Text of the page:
The players of Arsenal did not show much celebration at the end of the match. However, it could be understood if Mikel Arteta’s team felt a bit unsettled by the odd nature of the Premier League game, which was akin to a haunted house.
Somehow, the team was able to enter halftime with a 4-0 lead, but they still appeared to be in need of a skilled center-forward (honestly, it should have been a higher score of seven or eight). The crowd at the stadium seemed to come and go, eventually disappearing completely and leaving behind numerous empty seats. The London Stadium may have been deemed an environmental disaster by the UN due to the vast amount of plastic littering the stands.
At the conclusion of the game, what stood out most was Arsenal’s vitality – although not top contenders for the title, they were still full of energy, warmth, and a clear desire to win. In contrast, West Ham’s contribution to their 6-0 loss at home can be summed up briefly: they simply did not have one.
Describing West Ham’s performance as wretched, dreadful, slack, and an abdication of professional responsibility may be tempting, as it encompassed all of those negative aspects. However, this would also give it some structure and identifiable flaws. In reality, it was more of a void, a distinct absence that could only be described as a hole in the shape of West Ham.
There were jerseys, hues, and shapes that were barely visible on the periphery, a game of football that was not being played in front of an empty audience. At moments, it seemed as though a group of unsettled delivery drivers might emerge and forcibly remove the West Ham players from the field, under the false impression that it was a demonstration against wasting energy and a stand for the “Just Stop Football” campaign.
David Moyes, whose contract is up for renewal, was deeply distressed by the sight before him. Throughout the game, he appeared devastated as he frequently rose from his seat on the sidelines. While playing defensively and giving the opponent possession can be effective, it requires energy, intensity, and a sense of intimidation.
However, there is another way to approach it, and West Ham’s lackluster performance will be thoroughly examined this week. The more positive aspect of this situation is Arsenal’s vigor and aggression, as the team appears revitalized and re-energized from their winter training break in the sun.
Before their trip to Dubai, Arsenal had suffered three consecutive losses and only managed to score five goals in seven games. However, after their break, they have now won four games in a row and scored a total of 16 goals. Bukayo Saka has contributed four goals and one assist in those four matches. He appears to have regained his previous form, with his familiar movements and skillful turns, but now executed with more accuracy and aggression. Anticipating his moves is one challenge, but stopping him is a whole other task.
The Arsenal team performed exceptionally well on set pieces, particularly with Declan Rice’s accurate passes leading to two goals. The first goal of the game was scored by William Saliba with a header. The players then gathered around the corner flag to celebrate together, with the energy of the team already building. It’s important to acknowledge these celebrations and understand the team’s mindset for this season, currently only two points behind the top spot but still considered underdogs in the competition. These celebrations may be misinterpreted, but they are a crucial aspect of this team’s dynamic.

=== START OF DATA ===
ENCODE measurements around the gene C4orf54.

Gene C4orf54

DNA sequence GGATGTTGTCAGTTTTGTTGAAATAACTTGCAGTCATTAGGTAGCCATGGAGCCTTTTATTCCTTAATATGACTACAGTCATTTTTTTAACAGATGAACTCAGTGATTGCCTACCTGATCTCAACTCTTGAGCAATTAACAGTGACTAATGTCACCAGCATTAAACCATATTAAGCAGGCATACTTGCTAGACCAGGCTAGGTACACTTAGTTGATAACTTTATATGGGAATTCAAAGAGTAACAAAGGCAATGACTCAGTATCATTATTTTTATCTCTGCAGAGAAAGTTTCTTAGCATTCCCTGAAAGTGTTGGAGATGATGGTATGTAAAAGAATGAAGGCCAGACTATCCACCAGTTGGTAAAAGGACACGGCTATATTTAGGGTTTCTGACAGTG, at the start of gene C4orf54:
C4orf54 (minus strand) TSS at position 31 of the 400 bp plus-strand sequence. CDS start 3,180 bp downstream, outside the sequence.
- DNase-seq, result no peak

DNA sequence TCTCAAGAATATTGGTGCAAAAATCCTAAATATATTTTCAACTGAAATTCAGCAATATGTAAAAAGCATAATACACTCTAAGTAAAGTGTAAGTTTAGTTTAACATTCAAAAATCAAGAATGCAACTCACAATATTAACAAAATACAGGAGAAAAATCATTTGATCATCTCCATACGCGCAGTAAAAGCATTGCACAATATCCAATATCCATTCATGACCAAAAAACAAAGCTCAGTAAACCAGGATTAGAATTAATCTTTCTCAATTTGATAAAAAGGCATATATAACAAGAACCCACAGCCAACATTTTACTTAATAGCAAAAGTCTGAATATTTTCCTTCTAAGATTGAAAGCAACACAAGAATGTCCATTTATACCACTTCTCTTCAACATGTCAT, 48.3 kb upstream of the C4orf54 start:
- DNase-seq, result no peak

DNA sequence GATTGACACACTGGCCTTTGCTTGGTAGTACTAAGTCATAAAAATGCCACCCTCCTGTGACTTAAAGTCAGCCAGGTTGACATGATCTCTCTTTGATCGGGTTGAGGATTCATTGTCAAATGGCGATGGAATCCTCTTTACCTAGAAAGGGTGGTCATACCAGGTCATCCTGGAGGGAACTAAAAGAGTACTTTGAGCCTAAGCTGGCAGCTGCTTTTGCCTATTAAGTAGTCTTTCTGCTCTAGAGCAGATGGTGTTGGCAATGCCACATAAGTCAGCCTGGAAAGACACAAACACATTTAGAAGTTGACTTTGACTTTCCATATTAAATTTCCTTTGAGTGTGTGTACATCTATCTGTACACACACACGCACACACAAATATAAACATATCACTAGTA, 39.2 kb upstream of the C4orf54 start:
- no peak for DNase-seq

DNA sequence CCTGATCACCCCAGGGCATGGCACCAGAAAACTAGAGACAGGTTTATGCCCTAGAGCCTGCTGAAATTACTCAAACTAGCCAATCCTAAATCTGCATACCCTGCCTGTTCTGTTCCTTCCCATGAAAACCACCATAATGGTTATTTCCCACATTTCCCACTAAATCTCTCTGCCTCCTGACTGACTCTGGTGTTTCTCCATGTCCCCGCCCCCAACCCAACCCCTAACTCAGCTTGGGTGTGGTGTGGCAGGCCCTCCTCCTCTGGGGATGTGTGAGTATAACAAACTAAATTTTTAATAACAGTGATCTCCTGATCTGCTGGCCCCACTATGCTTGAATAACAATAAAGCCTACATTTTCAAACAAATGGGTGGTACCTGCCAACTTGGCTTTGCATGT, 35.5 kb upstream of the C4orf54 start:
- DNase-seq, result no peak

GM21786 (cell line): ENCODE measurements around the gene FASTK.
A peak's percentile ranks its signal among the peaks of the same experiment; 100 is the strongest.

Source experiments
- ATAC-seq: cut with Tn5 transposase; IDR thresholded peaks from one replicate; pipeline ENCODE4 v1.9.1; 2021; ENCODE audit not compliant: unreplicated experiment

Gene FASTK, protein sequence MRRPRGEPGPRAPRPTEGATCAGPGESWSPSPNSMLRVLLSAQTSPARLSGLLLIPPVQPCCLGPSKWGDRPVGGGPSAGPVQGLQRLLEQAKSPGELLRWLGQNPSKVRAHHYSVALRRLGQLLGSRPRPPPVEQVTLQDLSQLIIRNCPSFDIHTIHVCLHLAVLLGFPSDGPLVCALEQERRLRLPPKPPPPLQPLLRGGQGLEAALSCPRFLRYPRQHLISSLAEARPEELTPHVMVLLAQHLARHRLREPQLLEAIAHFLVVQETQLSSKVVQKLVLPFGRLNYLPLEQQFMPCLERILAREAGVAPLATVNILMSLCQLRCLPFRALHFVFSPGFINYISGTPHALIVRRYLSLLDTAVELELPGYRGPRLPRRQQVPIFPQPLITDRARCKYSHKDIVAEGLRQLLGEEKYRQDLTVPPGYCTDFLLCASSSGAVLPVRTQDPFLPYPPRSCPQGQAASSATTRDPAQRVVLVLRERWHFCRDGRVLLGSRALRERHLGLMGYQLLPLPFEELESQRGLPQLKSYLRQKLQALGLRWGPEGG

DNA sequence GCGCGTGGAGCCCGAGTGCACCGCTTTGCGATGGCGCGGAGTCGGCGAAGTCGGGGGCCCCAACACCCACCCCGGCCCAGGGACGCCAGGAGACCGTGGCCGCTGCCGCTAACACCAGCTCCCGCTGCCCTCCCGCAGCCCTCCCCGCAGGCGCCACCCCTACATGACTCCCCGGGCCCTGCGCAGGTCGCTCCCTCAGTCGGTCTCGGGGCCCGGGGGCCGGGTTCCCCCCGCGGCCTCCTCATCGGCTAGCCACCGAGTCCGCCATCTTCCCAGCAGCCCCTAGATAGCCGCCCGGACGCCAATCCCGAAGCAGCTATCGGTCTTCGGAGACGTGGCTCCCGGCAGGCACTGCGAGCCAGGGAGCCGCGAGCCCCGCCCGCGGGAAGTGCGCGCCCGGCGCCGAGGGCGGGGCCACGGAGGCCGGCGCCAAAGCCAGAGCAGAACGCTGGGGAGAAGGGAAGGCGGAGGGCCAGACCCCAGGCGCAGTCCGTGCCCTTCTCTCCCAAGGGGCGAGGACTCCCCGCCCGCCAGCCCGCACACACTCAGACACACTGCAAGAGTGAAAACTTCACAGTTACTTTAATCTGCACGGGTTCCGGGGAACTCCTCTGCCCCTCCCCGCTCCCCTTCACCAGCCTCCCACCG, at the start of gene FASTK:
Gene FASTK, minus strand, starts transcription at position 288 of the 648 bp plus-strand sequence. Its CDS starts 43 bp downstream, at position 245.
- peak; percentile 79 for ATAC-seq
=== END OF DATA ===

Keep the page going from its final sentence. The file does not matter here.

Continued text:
To commemorate in traditional standards means to display vulnerability, arrogance, and self-satisfaction. Feelings must be directed. The dread of becoming hysterical or excessively passionate remains. During Victorian England, it was popular to hold up a board known as an “orange board” while consuming fruit in polite gatherings, out of fear that the sight and sounds of consuming fruit juices in a sensual manner could lead to the breakdown of society and the trembling of the social structure. It is possible that Arsenal could implement a celebration board for their players, to be passed around after a game, in order to control any displays of unmanly vulnerability.
There is a clear reasoning behind Arsenal’s enthusiastic celebrations. A more pertinent question to ask is how they can construct a storyline that could lead them to potentially winning the league. When looking at the other teams in contention, Arsenal must surpass Manchester City, a team striving for greatness and armed with the exceptional talent of Erling Haaland, as well as a chance at ultimate victory. Liverpool also has their own narrative, with Jürgen Klopp’s late-stage energy, final moments, and home crowd fervor. This also presents itself as a cohesive tale, with connections to be made and the potential for a plausible champion.
What is the reason for Arsenal to come out on top? What is the strategy they will use to overcome their opponents? The key factors are energy, determination, and youth. While there are several strong components in place, other teams also possess strengths and Arsenal still lacks a bit of experience.
They must create a disturbance and be persistent, just as they were against Liverpool. They must also have more hunger, energy, and unity than their opponents. This is the most common way to win a league now. It is also the reason why Arsenal will rejoice and strive to create their own narrative, with a greater level of intensity.
It is a strategy, an atmosphere, an effort to craft a story of triumph. It may seem a bit awkward and contrived at times, similar to Kendall Roy confidently entering the takeover room without a tie and exclaiming, “Let’s get this party started!” It may ultimately fail. However, on the field, the team recreated that same sense of unity and drive, causing West Ham to resemble a mere shadow of their usual game.